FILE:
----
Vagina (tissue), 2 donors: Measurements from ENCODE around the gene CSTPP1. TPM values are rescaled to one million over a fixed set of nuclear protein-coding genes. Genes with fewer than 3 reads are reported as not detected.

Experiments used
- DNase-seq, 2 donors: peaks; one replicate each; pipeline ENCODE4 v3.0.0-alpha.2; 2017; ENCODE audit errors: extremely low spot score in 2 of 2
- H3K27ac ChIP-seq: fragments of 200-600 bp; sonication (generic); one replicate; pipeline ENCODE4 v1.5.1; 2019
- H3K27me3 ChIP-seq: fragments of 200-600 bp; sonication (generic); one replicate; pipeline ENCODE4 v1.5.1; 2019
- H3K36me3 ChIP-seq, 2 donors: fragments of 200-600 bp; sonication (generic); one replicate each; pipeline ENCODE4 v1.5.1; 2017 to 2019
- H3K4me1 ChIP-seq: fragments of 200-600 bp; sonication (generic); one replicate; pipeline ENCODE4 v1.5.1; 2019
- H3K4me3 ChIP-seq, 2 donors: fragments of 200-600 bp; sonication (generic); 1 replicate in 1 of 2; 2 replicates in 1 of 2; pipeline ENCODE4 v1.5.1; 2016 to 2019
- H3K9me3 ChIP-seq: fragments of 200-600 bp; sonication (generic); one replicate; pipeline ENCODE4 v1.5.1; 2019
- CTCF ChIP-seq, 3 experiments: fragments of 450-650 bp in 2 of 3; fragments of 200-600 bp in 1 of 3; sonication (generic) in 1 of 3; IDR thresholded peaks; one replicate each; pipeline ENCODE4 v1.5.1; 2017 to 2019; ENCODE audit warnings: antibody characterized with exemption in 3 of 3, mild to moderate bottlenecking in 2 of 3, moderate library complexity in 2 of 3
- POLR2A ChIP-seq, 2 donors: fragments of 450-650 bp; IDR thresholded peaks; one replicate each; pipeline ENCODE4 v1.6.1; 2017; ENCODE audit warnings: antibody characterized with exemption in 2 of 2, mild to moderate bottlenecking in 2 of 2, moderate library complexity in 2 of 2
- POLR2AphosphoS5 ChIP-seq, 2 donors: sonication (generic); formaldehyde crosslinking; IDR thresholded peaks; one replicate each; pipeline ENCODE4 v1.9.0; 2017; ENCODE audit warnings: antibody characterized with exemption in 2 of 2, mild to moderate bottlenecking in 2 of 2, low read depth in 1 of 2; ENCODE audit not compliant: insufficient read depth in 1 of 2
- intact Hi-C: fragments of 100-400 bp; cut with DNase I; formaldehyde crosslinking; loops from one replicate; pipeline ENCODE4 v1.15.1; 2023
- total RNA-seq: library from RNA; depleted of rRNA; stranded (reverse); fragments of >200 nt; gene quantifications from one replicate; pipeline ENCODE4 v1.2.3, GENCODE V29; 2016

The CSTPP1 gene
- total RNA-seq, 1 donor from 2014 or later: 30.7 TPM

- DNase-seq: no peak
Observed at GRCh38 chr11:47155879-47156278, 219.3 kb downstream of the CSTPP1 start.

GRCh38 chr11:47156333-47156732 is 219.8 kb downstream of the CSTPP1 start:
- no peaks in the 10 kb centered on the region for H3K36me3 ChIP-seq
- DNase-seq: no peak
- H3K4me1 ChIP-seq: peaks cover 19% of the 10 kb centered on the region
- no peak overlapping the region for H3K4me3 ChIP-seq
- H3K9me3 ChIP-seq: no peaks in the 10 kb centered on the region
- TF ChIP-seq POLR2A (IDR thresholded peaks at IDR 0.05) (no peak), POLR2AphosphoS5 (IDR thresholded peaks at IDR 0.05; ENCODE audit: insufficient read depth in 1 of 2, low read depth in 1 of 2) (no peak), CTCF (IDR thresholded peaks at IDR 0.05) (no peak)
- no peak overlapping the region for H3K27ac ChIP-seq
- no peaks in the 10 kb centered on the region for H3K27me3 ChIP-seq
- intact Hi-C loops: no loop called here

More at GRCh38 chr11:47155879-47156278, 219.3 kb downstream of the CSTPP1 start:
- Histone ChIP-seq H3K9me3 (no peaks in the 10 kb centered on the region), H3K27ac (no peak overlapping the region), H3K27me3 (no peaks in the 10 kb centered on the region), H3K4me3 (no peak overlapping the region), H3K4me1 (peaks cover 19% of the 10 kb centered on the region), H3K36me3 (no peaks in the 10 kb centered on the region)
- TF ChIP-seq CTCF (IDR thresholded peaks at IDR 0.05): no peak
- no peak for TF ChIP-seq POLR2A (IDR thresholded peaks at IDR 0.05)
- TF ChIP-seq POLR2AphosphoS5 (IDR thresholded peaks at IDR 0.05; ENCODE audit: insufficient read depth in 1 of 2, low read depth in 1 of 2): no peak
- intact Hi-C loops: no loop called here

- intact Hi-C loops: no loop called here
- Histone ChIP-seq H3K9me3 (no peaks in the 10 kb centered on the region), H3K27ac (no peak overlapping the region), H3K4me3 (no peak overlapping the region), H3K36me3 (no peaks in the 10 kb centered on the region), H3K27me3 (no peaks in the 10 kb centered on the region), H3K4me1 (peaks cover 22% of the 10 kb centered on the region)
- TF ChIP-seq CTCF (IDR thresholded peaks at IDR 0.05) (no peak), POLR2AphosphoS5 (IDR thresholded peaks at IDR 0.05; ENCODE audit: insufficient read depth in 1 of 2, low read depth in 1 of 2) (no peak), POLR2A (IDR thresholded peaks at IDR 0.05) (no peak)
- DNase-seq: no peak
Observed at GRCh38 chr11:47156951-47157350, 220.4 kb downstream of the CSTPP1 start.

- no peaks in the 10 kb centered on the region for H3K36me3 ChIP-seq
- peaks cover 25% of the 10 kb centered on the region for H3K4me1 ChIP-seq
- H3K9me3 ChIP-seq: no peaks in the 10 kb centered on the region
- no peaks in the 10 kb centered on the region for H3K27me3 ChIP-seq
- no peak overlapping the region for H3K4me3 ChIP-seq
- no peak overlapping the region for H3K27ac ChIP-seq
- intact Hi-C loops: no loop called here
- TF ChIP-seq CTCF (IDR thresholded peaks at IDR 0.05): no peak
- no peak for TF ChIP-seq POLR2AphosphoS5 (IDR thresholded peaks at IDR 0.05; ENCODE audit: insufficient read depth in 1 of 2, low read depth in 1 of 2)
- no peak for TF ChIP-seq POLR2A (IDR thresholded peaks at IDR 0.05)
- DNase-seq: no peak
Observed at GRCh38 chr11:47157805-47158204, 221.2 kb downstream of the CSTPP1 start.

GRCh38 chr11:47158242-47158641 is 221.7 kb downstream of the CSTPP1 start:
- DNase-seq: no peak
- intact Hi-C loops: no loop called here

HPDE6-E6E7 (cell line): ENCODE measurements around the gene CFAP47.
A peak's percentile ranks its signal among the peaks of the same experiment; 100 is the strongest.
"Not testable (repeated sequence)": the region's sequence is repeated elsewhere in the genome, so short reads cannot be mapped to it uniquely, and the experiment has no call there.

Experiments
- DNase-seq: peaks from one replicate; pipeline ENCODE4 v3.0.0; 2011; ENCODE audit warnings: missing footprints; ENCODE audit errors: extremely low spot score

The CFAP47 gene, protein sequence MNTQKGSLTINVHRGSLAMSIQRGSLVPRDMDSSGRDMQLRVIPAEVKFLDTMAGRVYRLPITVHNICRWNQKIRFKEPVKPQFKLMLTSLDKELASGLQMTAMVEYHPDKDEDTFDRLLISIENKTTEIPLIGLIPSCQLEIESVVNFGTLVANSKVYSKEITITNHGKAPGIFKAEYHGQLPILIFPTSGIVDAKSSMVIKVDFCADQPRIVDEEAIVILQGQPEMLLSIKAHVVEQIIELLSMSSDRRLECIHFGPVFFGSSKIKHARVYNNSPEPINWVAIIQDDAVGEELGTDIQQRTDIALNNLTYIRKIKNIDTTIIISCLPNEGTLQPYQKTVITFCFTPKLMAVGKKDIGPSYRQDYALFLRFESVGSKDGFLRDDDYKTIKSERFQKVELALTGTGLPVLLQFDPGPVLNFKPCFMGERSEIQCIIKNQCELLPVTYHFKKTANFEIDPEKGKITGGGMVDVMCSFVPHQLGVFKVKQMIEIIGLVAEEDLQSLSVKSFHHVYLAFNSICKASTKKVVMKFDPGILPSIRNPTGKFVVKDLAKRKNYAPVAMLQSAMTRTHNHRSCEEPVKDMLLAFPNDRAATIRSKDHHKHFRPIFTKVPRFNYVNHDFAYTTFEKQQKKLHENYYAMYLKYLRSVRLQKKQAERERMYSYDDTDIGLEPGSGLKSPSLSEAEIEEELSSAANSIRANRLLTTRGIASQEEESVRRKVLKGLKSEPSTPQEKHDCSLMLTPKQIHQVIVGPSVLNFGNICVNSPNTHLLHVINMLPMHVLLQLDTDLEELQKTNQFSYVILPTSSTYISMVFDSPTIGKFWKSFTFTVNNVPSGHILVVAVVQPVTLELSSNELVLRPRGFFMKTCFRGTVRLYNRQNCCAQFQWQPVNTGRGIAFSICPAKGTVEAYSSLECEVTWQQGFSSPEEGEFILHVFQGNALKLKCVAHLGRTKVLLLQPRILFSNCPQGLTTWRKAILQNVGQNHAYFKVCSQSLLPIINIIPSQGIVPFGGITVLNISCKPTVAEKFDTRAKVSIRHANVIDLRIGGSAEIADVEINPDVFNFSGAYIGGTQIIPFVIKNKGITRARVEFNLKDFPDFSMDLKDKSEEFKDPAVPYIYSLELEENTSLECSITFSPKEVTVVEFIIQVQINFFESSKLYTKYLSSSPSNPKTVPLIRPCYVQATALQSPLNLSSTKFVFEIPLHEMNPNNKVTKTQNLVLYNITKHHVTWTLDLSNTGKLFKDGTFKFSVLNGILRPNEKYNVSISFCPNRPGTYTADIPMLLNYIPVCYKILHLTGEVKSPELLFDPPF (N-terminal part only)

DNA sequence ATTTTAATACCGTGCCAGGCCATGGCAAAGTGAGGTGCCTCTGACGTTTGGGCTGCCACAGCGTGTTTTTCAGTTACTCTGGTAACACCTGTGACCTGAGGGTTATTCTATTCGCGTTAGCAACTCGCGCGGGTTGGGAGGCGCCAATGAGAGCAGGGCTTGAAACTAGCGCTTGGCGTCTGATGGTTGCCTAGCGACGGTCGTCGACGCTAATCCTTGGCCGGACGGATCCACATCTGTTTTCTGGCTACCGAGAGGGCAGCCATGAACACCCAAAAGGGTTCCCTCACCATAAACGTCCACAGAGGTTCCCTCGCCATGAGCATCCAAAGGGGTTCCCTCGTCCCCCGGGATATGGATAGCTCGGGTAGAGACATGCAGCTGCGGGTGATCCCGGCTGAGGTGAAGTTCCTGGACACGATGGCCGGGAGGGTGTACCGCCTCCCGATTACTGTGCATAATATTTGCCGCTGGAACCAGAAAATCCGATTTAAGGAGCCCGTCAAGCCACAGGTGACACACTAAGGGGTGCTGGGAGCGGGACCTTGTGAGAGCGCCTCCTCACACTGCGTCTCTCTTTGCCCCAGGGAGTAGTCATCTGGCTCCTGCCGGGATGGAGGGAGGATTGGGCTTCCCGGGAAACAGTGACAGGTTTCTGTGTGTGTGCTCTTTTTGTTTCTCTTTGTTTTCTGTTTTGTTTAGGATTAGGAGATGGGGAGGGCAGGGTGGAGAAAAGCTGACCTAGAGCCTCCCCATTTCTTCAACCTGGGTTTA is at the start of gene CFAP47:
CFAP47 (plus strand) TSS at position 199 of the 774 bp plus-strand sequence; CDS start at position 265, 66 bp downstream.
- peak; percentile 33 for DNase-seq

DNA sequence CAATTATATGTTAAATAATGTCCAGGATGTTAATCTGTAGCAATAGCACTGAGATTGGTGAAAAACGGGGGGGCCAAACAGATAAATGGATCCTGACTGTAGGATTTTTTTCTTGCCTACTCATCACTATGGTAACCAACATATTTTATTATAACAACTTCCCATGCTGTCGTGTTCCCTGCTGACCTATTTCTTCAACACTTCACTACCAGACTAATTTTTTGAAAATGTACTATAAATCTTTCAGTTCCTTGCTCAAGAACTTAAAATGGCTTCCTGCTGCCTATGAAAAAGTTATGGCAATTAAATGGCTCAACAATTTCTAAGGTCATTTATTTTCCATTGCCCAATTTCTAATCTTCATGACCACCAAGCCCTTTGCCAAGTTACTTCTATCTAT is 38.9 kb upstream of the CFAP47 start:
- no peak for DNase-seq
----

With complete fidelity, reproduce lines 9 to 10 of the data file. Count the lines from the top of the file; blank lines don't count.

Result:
- H3K9me3 ChIP-seq: fragments of 200-600 bp; sonication (generic); one replicate; pipeline ENCODE4 v1.5.1; 2019
- CTCF ChIP-seq, 3 experiments: fragments of 450-650 bp in 2 of 3; fragments of 200-600 bp in 1 of 3; sonication (generic) in 1 of 3; IDR thresholded peaks; one replicate each; pipeline ENCODE4 v1.5.1; 2017 to 2019; ENCODE audit warnings: antibody characterized with exemption in 3 of 3, mild to moderate bottlenecking in 2 of 3, moderate library complexity in 2 of 3